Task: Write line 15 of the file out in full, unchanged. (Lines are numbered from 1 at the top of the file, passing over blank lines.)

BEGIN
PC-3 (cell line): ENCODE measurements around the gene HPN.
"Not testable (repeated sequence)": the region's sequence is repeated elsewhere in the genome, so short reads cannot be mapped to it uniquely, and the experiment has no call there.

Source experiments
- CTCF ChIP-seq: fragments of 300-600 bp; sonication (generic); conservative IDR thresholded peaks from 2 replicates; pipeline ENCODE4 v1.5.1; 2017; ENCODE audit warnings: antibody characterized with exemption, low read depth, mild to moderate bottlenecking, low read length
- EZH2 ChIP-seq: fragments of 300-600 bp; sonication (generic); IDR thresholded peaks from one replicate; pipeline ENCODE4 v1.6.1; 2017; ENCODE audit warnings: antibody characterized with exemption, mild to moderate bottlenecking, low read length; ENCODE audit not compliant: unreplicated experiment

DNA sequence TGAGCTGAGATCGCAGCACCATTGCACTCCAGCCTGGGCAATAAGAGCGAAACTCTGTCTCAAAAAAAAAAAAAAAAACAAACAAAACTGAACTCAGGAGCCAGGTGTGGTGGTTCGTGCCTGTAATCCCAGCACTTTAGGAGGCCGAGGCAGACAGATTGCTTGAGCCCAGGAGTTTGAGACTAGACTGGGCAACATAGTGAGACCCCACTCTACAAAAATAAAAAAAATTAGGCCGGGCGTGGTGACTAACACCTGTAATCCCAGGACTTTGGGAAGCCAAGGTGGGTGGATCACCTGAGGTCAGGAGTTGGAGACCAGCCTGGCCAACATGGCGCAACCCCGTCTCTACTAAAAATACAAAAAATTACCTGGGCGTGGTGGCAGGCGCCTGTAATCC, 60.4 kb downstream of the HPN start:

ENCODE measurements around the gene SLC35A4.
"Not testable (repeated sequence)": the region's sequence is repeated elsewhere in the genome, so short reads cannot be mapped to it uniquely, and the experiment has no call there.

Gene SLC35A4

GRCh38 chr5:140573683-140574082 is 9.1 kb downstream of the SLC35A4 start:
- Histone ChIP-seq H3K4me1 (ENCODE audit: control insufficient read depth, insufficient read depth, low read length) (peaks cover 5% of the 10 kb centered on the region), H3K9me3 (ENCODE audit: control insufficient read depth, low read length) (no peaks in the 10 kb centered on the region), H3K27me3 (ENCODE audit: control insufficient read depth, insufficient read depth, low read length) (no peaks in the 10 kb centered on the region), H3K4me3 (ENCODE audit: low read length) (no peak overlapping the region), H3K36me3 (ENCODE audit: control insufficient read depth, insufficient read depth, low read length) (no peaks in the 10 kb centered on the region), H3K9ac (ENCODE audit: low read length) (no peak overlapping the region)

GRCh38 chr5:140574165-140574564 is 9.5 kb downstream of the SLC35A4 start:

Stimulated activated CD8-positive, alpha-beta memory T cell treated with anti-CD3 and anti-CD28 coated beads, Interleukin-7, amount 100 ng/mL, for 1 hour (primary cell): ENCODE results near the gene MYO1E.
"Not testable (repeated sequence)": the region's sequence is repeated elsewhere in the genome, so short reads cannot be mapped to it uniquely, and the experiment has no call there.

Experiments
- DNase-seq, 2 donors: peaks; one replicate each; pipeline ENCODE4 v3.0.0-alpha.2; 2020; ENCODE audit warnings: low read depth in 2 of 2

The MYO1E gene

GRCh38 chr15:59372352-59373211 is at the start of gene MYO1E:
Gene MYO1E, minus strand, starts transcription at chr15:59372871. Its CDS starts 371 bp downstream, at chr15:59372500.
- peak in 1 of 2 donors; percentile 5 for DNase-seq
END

Experiments